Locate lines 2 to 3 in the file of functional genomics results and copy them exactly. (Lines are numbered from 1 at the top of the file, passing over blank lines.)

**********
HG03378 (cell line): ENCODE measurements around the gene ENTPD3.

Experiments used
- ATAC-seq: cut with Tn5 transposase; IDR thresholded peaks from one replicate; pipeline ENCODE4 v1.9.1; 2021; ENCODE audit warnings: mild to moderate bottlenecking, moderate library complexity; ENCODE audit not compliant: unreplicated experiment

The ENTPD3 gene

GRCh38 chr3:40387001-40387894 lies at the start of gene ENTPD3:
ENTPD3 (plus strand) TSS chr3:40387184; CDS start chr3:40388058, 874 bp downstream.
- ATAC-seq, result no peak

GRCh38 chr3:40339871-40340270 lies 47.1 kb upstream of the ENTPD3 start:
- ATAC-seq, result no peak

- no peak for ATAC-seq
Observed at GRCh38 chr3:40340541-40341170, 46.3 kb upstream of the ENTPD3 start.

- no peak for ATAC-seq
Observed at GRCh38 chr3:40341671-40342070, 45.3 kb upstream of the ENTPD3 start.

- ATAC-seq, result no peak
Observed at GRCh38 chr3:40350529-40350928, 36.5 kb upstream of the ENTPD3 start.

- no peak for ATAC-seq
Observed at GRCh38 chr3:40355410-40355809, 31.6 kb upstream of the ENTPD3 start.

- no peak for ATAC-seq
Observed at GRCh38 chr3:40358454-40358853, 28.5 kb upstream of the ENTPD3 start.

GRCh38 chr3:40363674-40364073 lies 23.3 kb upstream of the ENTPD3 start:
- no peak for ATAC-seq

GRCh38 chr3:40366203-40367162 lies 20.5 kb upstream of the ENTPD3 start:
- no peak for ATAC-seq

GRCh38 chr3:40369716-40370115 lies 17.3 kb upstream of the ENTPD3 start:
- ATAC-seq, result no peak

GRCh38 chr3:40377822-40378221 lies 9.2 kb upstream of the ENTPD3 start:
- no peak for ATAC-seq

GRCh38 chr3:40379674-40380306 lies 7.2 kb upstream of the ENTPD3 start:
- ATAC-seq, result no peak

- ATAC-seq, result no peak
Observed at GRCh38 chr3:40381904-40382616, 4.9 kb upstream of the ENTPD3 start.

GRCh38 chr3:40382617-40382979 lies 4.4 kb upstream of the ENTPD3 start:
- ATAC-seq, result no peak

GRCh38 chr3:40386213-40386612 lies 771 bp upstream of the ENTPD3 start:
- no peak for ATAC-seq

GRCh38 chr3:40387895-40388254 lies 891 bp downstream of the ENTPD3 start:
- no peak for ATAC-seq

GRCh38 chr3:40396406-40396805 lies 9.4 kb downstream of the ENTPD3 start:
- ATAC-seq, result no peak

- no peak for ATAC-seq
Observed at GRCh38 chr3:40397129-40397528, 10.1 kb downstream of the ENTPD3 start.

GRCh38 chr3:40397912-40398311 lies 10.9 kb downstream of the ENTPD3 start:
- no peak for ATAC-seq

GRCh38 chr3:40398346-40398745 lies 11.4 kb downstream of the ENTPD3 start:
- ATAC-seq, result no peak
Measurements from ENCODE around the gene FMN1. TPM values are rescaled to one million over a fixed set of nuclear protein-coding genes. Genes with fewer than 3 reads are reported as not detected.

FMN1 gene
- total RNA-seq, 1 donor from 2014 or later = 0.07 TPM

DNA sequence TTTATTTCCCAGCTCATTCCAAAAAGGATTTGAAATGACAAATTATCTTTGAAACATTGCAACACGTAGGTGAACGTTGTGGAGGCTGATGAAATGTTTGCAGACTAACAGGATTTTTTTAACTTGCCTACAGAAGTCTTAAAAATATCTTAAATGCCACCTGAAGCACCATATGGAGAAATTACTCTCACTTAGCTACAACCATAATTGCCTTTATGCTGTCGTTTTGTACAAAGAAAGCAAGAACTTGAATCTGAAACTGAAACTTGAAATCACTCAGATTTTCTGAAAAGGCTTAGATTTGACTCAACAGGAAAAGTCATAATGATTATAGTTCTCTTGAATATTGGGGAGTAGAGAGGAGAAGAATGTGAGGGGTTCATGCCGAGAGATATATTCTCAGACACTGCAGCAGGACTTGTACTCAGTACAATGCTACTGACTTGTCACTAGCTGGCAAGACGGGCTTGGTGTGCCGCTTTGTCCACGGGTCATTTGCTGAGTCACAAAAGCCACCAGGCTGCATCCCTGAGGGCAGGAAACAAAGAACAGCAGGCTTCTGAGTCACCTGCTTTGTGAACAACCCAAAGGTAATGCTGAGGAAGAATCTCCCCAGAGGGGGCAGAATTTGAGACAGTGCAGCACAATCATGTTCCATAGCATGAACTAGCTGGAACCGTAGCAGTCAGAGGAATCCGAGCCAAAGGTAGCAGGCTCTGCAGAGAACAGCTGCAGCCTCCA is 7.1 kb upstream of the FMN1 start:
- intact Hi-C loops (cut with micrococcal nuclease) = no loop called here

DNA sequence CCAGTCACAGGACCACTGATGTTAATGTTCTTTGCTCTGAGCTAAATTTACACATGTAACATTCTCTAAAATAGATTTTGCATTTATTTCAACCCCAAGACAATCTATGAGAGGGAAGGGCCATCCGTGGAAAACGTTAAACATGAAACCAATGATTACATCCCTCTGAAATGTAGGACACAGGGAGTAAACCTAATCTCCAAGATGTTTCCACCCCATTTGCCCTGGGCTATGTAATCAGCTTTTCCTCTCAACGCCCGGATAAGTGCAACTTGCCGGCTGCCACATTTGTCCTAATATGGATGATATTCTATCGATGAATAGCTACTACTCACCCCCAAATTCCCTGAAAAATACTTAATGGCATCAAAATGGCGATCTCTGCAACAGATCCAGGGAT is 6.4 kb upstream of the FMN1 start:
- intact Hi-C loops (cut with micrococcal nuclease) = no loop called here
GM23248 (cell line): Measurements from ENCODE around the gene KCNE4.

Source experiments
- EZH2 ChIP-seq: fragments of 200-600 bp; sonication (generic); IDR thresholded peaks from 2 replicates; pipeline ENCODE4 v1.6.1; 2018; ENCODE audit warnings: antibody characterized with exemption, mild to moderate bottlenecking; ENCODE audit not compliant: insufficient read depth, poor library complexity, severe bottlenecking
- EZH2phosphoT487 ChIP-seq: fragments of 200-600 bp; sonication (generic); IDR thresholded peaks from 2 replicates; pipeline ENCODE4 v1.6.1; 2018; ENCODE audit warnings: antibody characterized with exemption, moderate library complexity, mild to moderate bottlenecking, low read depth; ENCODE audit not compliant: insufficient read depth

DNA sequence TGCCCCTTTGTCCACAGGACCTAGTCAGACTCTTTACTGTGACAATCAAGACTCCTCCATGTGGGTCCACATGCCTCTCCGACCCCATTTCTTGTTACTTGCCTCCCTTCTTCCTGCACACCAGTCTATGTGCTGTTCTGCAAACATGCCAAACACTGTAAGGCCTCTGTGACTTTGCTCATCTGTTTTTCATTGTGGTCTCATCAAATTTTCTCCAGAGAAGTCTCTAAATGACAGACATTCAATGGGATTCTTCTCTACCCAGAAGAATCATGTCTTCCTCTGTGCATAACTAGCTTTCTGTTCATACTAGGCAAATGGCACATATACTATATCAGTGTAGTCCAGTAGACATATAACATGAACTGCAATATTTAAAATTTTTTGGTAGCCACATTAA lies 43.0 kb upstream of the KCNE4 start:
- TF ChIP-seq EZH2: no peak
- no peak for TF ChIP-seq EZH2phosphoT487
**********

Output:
Experiments used
- ATAC-seq: cut with Tn5 transposase; IDR thresholded peaks from one replicate; pipeline ENCODE4 v1.9.1; 2021; ENCODE audit warnings: mild to moderate bottlenecking, moderate library complexity; ENCODE audit not compliant: unreplicated experiment